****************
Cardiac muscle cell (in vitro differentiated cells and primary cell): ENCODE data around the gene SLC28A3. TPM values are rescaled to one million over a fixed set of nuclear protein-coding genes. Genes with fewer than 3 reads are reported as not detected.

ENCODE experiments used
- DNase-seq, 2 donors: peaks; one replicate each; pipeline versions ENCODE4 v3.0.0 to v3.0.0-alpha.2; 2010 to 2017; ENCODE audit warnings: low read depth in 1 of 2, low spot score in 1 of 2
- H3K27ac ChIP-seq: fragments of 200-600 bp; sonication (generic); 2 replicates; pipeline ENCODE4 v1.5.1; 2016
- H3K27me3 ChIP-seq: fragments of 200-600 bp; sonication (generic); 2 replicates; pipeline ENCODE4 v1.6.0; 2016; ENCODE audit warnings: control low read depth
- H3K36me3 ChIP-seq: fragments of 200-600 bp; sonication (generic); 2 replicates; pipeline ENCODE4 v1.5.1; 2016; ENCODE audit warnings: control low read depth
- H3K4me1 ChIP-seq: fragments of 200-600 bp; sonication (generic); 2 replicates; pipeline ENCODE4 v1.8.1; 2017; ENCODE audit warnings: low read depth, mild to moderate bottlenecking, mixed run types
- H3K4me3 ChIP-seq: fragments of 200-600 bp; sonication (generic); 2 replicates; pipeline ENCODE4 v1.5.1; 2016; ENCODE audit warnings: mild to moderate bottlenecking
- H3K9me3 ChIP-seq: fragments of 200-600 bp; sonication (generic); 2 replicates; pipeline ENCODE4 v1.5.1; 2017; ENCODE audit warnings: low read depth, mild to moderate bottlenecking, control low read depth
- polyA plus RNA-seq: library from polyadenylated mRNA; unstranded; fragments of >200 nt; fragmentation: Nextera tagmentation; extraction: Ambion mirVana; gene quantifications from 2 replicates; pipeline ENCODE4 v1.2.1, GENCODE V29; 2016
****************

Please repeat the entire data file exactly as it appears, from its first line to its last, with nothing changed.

Cardiac muscle cell (in vitro differentiated cells and primary cell): ENCODE data around the gene SLC28A3. TPM values are rescaled to one million over a fixed set of nuclear protein-coding genes. Genes with fewer than 3 reads are reported as not detected.

ENCODE experiments used
- DNase-seq, 2 donors: peaks; one replicate each; pipeline versions ENCODE4 v3.0.0 to v3.0.0-alpha.2; 2010 to 2017; ENCODE audit warnings: low read depth in 1 of 2, low spot score in 1 of 2
- H3K27ac ChIP-seq: fragments of 200-600 bp; sonication (generic); 2 replicates; pipeline ENCODE4 v1.5.1; 2016
- H3K27me3 ChIP-seq: fragments of 200-600 bp; sonication (generic); 2 replicates; pipeline ENCODE4 v1.6.0; 2016; ENCODE audit warnings: control low read depth
- H3K36me3 ChIP-seq: fragments of 200-600 bp; sonication (generic); 2 replicates; pipeline ENCODE4 v1.5.1; 2016; ENCODE audit warnings: control low read depth
- H3K4me1 ChIP-seq: fragments of 200-600 bp; sonication (generic); 2 replicates; pipeline ENCODE4 v1.8.1; 2017; ENCODE audit warnings: low read depth, mild to moderate bottlenecking, mixed run types
- H3K4me3 ChIP-seq: fragments of 200-600 bp; sonication (generic); 2 replicates; pipeline ENCODE4 v1.5.1; 2016; ENCODE audit warnings: mild to moderate bottlenecking
- H3K9me3 ChIP-seq: fragments of 200-600 bp; sonication (generic); 2 replicates; pipeline ENCODE4 v1.5.1; 2017; ENCODE audit warnings: low read depth, mild to moderate bottlenecking, control low read depth
- polyA plus RNA-seq: library from polyadenylated mRNA; unstranded; fragments of >200 nt; fragmentation: Nextera tagmentation; extraction: Ambion mirVana; gene quantifications from 2 replicates; pipeline ENCODE4 v1.2.1, GENCODE V29; 2016